TAJIKISTAN: Lalaiki Pamir - Oleg Fesov
Updated: 6 days ago
A bastion of Pamir culture, Fesov helps preserve his culture with this accomplished pop-folk fusion record
Graduating from the Dushanbe College of Arts in 1990, Oleg Fesov was not initially intending on a career in music. In fact, before turning his talented hands to music creation, he was Tajikistan’s pre-eminent illustrator of children’s books and magazines, despite having graduated in sculpture. His musical passions had been with him since childhood, and he started releasing music in Tajikistan to almost instant success, but this was all to come to a halt in 1992, when the Tajik Civil War started. Fesov, a member of the Pamir ethnic group that reside mostly near the Tajik-Afghan border, managed to escape from his home region of Gorno-Badakhshan in the cargo hold of an aeroplane to Germany, as many people in that region, including Pamirs, had rebelled against the government. While he tried to return to the capital Dushanbe to eke out a musical existence, and for a brief while his fame allowed him to survive on revenues from playing weddings and concerts, despite the fact that many Pamir people were labelled as traitors during that time, eventually he had to leave Tajikistan again for Moscow. However, his time in exile proved fruitful, as he was able to begin producing the songs he had written and composed, under the wing of German world music label Blue Flame, as well as winning plaudits at Kazakhstan’s Voice of Asia contest. His first album, Lalaiki Pamir, is an intriguing mix of Tajik and Central Asian folk music alongside modern pop and rock, reflecting his many influences and experiences.
“He could have tried to compose a Russian (or German or English) hit, but has so far chosen not to, keeping his authenticity. Plenty of people compose pop hits; far fewer act as a guardian for their culture.”
Lalaiki Pamir means ‘Pamir lullaby’, which already tells you something about the style and content of the album, especially when taken in the context of what was happening to Pamir people and culture in Tajikistan at the time of recording. Some songs veer towards the traditional, with a clearly Central Asian sound, and some are far more pop oriented, and that’s a mix that’s fairly common among world music labels and musicians, and as such it is an approach I rather like. Songs like Dargil and Tscharo wouldn’t be out of place on an album by Alphaville (save for the Tajik vocals), whereas Az InSchab Mastum and Lalaik are more like what perhaps you might expect from a musician who plays Central Asian folk music. What is most important is it all works nicely together, especially on songs like Marav, where you really do have a mix of both, with synths, ouds, and tablas all audible. Most of the songs are upbeat, though there are some exceptions, like Requiem, which is a slow, mournful piece that ends the album, serving almost as a reminder of the tragic situation that led to his exile and recording of the album.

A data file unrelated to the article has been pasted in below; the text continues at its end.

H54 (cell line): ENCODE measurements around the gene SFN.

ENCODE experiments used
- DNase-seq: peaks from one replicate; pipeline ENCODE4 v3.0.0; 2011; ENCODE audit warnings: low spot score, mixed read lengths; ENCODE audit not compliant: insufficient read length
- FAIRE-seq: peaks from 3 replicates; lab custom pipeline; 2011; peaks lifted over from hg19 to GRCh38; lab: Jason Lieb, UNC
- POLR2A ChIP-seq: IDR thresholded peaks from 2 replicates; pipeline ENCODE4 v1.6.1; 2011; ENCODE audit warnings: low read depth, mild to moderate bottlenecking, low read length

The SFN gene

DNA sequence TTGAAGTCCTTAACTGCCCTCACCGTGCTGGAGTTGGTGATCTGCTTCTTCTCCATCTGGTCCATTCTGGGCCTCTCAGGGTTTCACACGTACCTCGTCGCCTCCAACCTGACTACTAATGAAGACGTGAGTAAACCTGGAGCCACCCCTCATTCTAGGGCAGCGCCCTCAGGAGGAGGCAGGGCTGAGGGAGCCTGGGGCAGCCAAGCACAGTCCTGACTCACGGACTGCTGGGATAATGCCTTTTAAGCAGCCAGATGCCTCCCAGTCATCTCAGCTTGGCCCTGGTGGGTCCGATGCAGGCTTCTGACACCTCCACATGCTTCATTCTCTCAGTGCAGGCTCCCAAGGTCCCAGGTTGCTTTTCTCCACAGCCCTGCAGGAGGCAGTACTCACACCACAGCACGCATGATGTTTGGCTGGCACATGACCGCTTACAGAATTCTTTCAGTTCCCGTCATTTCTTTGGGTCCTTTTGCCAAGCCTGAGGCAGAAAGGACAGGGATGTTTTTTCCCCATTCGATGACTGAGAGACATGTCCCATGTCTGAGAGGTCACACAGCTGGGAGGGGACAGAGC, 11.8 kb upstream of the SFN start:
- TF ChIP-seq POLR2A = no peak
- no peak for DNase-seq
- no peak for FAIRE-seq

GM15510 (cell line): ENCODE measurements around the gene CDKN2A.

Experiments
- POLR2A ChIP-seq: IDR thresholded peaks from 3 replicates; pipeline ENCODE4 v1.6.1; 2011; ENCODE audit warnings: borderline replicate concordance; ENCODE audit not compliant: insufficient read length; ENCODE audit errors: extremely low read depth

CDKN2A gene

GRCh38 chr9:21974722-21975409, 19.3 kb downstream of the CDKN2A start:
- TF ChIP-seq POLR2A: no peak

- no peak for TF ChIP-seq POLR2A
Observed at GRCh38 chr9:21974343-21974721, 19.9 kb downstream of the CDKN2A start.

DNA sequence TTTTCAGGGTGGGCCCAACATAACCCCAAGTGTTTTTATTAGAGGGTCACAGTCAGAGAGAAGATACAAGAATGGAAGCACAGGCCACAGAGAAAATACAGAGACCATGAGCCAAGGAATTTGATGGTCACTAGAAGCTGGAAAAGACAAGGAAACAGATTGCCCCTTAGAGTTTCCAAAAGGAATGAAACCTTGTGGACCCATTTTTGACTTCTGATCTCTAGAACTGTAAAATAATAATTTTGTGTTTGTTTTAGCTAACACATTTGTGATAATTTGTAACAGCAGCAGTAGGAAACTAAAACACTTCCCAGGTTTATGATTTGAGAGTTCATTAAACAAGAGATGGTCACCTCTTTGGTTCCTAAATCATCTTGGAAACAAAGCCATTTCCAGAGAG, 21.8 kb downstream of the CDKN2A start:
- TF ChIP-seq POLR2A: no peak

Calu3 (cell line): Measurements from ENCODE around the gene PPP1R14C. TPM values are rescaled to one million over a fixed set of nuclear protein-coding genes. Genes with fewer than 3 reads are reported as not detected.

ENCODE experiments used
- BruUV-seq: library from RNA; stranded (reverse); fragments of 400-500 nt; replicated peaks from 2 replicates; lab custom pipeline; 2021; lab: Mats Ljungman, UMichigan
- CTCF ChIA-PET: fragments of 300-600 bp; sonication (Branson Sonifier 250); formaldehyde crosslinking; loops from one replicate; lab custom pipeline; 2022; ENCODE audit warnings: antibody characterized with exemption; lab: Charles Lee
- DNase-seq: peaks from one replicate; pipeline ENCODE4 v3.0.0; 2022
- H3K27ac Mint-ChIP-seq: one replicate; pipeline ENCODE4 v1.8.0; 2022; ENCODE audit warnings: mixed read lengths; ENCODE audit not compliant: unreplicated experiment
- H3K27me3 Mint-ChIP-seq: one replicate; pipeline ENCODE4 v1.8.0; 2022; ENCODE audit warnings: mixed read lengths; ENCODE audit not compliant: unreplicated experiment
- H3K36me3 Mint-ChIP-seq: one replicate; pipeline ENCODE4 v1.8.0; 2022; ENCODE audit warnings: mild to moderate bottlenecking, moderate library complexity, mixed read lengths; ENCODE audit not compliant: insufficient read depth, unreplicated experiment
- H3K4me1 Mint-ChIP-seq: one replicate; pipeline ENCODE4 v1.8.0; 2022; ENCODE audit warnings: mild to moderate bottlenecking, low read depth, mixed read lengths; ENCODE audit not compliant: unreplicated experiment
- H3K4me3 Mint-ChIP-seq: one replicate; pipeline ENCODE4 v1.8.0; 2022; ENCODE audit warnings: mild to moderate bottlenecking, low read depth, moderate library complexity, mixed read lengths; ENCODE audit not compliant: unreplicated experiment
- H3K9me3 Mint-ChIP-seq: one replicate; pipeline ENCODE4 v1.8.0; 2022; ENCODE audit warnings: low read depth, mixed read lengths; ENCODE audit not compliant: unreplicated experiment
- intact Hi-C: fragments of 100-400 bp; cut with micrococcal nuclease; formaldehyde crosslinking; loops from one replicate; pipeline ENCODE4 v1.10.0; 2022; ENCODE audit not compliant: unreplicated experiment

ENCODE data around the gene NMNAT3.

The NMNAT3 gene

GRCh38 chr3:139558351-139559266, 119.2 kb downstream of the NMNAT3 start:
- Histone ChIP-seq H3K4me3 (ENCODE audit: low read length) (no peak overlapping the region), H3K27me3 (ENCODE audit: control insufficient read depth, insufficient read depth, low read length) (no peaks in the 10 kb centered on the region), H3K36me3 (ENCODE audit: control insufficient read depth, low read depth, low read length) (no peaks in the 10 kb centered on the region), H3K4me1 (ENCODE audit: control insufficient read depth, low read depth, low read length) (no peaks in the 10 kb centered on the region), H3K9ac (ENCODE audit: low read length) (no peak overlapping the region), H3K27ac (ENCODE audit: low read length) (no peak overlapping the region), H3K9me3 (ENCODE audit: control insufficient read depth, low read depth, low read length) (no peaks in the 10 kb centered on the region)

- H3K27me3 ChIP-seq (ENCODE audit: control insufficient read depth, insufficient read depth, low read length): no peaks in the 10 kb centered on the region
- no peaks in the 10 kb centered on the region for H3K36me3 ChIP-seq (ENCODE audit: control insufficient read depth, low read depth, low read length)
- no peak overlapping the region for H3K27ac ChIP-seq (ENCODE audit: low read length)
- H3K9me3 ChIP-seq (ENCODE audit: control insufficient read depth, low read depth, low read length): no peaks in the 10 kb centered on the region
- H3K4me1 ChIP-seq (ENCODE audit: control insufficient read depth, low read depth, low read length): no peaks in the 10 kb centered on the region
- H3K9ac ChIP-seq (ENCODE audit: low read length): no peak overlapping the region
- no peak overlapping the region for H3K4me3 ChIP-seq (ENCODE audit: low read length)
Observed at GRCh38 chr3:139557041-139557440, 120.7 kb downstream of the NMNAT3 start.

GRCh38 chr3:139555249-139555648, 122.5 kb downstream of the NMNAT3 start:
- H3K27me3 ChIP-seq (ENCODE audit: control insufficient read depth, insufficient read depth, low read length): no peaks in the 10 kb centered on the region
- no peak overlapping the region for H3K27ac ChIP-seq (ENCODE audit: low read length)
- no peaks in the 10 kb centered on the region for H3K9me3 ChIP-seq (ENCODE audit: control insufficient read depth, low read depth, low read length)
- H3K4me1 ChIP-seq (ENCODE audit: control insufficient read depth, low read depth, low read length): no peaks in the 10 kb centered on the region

In general, I like the approach Fesov takes because it eases in the uninitiated, like myself, while also retaining what makes Fesov an interesting musician, namely his Tajik Pamir heritage. He sings exclusively in the Tajik and Shughni languages, the latter being a regional language from the Gorno- Badakhshan region, and thus he is both preserving and promoting his regional culture. In an interview with Russian media in 1997, this is something the interviewer commends him on, stating that he remains ‘the singer of his fatherland’, and I tend to agree with this approach. He could have tried to compose a Russian (or German or English) hit, but has so far chosen not to, keeping his authenticity. Plenty of people compose pop hits; far fewer act as a guardian for their culture.
It is also an album that, in my view, has one song that far exceeds all the others, perhaps not on a lyrical (any Tajiks out there reading this, do get in touch to let us know what the lyrics of the album are about, I’d be fascinated to know) or emotional level, but it is a bit of a banger, almost to the extent where it stands out from the rest of the songs as being almost from a different album. I’m talking about Masch Kutscha, which does not appear to be one of his more popular compositions, and nor is it the most technically impressive, but I have to admit I love it, and have often listened to it over and over, and that’s got to count for something. This is an album where there is more than meets the eye. What appears to be an album of folk fusion ends up being an album with serious pop credentials, a unique folk heritage, as well as a acting as an introduction into Tajikistan, its history, and its people.